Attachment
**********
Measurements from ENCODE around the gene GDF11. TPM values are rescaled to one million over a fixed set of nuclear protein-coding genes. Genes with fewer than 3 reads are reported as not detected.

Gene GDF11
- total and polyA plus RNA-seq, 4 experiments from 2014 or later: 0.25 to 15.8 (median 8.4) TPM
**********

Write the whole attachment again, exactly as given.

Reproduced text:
Measurements from ENCODE around the gene GDF11. TPM values are rescaled to one million over a fixed set of nuclear protein-coding genes. Genes with fewer than 3 reads are reported as not detected.

Gene GDF11
- total and polyA plus RNA-seq, 4 experiments from 2014 or later: 0.25 to 15.8 (median 8.4) TPM